Thursday, March 04, 2010

Low point, again

Question: How can this committee encourage more strongly positive collaboration and engagement between the ministry and the children's representative?

Answer, from Lesley du Toit, deputy minister, Children and Families.
I can only reiterate that it has been our intention from the day that the representative arrived here, and it will continue to be our intention, and it is certainly built into our practice. We have built in systems, processes and various other mechanisms. I will ask Mark Sieben to talk to some of this, but it is our fundamental commitment to work together with anybody else who is committed to the children and families of this province. I will not accept that we will not do that.
What I was saying earlier on does not take away from the fact…. In fact, I was trying to emphasize that our job as two professional organizations committed to children across this province is to put our heads down — and sometimes, hopefully, together — and focus on the children of this province and figure out ways in which we can do that together.
I'm committed to doing that. My team is committed to doing that. We could spend probably the next hour or two explaining every possible process and mechanism that we've put into place to make sure that we honour that, including an interface unit which you, I think, have a report on in the package. It is fundamentally there to do nothing else but make sure that the representative gets what she needs to be successful in doing her job.
I want to make sure that everybody understands that that is our commitment, and I would like to ask Mark if he can add to that.

Wednesday, March 03, 2010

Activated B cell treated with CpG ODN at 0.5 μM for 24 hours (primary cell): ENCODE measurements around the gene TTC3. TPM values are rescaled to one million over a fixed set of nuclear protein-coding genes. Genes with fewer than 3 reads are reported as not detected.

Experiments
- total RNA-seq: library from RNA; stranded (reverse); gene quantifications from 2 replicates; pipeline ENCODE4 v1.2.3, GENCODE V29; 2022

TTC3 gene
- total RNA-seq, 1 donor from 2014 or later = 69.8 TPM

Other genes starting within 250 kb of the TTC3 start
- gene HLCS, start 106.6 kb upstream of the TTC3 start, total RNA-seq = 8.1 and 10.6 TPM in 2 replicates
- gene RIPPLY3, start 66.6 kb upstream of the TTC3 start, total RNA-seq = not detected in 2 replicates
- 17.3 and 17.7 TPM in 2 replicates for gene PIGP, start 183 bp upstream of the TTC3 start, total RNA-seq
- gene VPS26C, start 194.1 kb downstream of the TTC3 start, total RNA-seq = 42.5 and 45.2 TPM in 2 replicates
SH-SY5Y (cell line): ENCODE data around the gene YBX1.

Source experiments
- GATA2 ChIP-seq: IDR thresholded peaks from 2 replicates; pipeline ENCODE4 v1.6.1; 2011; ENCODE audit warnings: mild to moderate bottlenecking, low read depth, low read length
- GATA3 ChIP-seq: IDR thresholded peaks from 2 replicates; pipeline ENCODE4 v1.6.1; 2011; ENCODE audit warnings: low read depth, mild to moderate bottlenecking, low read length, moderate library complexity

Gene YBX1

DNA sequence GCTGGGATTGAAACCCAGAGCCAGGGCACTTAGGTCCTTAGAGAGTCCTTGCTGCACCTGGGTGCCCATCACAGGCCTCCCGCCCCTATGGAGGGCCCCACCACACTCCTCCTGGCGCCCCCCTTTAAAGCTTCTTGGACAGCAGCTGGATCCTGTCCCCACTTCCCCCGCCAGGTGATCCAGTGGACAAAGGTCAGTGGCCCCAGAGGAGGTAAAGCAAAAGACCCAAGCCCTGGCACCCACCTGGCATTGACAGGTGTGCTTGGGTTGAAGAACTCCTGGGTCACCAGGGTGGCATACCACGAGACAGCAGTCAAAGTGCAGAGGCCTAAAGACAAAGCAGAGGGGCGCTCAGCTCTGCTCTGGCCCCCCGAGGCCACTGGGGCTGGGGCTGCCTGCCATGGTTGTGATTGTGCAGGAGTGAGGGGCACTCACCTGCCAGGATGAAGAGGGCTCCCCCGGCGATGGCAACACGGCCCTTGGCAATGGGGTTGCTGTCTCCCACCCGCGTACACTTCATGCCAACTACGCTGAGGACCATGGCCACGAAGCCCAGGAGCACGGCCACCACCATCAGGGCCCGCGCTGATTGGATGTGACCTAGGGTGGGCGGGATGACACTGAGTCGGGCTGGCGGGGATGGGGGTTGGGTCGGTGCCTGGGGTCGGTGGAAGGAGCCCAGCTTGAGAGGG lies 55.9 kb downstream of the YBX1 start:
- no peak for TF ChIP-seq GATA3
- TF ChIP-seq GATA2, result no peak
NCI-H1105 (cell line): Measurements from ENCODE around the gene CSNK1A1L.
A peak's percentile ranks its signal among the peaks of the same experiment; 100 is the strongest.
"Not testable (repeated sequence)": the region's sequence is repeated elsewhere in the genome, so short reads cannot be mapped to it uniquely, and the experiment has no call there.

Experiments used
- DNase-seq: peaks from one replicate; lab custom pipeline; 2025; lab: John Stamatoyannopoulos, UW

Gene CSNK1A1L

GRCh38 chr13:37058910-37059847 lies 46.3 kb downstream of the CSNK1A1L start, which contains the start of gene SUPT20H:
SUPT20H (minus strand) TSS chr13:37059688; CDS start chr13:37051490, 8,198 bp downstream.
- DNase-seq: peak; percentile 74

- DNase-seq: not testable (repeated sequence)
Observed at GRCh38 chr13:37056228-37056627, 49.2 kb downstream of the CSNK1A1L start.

This is a low point

Watch the video from, and consider if this is the response you want from those in positions of power.

Tuesday, March 02, 2010

Bad news budget

The main news from the budget is that life in B.C. is going to be worse for most people over the next several years.
For all our crabbing about government, it provides useful services for individuals and communities.
And this week’s budget sets the stages for cuts in almost every aspect of government services, from environment to health care to schools.
The Liberal government is sticking with its September commitment to balance the budget by 2013-14. That means tight controls on spending.
More than half the ministries - that’s 11 of 20 - are projected to spend less in 2012 than they did in the fiscal year that is just ending.
In many cases the cuts are deep. The aboriginal relations budget, for example, is to fall from $67 million to $37 million. (The money for reaching treaties has been cut by 80 per cent.) The forest ministry budget is cut from $1 billion this year to $606 million.
Some changes are understandable. The government sees no significant recovery for forestry, so the ministry is likely to shrink.
The cuts aren’t just in those areas. Finance Minister Colin Hansen said the budget aimed to support children and families.
The children and families ministry gets a 1.2-per-cent increase this year and then faces a funding freeze for the next two years, despite inflation, population growth and growing demand.
Funding for universities and colleges is effectively frozen for the next three years.
Even health care faces a continued squeeze. Funding for health regions will go up 4.3 per cent in the 2010 budget, which is significant.